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Review of The Taming of the Shrew at The Arts Theatre

The Taming of the ShrewMen playing women, women playing men, with too many heels to count; Custom/Practice’s production of The Taming of the Shrew presents a re-working of Shakespeare’s comedy, meddling with gender to tackle its controversial and much-debated misogyny through exploration of society’s gender constructs.

Baptista Minola needs to find a suitable match for his daughter, Katharina, an intolerable, fierce woman. Many of the men around are willing to assist, with many of them wanting Baptista’s second daughter, Bianca, for themselves. In attempt to marry Bianca – who Baptista wont allow to marry first – her suitors put forward Petruchio to win the heart of Katharina.

Anna Driftmeier had a ball with costume design, with Kazeem Tosin Amore and Tim Bowie (Katharina and Bianca, respectively) squeezed into befitting corsets and heels, with colourful materials dressing the characters throughout. Amore’s ability to slide across the stage in his shoes comically articulated Katharina’s volatile lack of control as he slipped and sped.

Amore delivered Katharina with a moody teenage hump, with a flatness that failed to transpose Katharina’s intolerable zest into its male equivalent. Rather than finding Katharina unbearable, I questioned how much she added to the production at all. However, what did make it interesting was Katharina’s relationship with Petruchio (Martina Laird) and the physical contact between these gender-swapped characters. Laird placing Amore’s hand on her breast from behind, almost with a forced playfulness, not only emphasised the sexual ferociousness of Petruchio but also aroused quite a bit of new thinking regarding the relationship between a character’s “gender” and their body.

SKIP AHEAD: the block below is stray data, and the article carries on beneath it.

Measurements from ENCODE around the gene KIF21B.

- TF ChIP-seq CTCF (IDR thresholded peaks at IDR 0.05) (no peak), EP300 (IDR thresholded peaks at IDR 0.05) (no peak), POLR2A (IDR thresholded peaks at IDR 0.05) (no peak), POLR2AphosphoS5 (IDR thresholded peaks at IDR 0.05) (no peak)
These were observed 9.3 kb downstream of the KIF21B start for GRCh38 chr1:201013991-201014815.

Martina Laird portrayed Petruchio with a wacky confidence, which was as much engaging as it was entertaining. Brigid Lohrey and Lorenzo Martelli gave strong supporting performances as Gremio and Grumio, respectively. Lohrey had superb control over her shapes and gesture, with a fascinating ability to mould her face into all sorts of quirky expressions, making her reactions and presence continuously engaging. Martelli had a vibrant energy, which was restrained well enough to keep him from over-doing the fool. Karelian Grace-Paseda (Baptista) graced the stage with a supreme flair and delivered the text with a delicate intelligence.

With an animated sound design and farcical nature to the play’s physicality, the production did have a tendency to slip into pantomime, with potentially too much absurdity to concentrate the focus. However, if nothing else, this wild production of Shakespeare’s text shed a new light on a classic with enough bold performances to make it a fun night out.

4 stars

Review by Joseph Winer

An exhilarating retelling of Shakespeares’s dark comedy, where social absurdities are turned on their head, to glorious comic effect.
In this version, the men are to be tamed and the women do the taming…
As part of a month long festival at the Arts investigating evolving relations between minority groups and the theatre – with a focus on gender, race and disability – this unique production sees the main characters switch sex, in a world where the women hold the power and the men are ‘advantageously wed’.
A hilariously disorienting exploration that breathes new life into to this darkest of Shakespearean comedies.

Performances: 5th April 2016 – 1st May 2016
Duration: 2.5 hours


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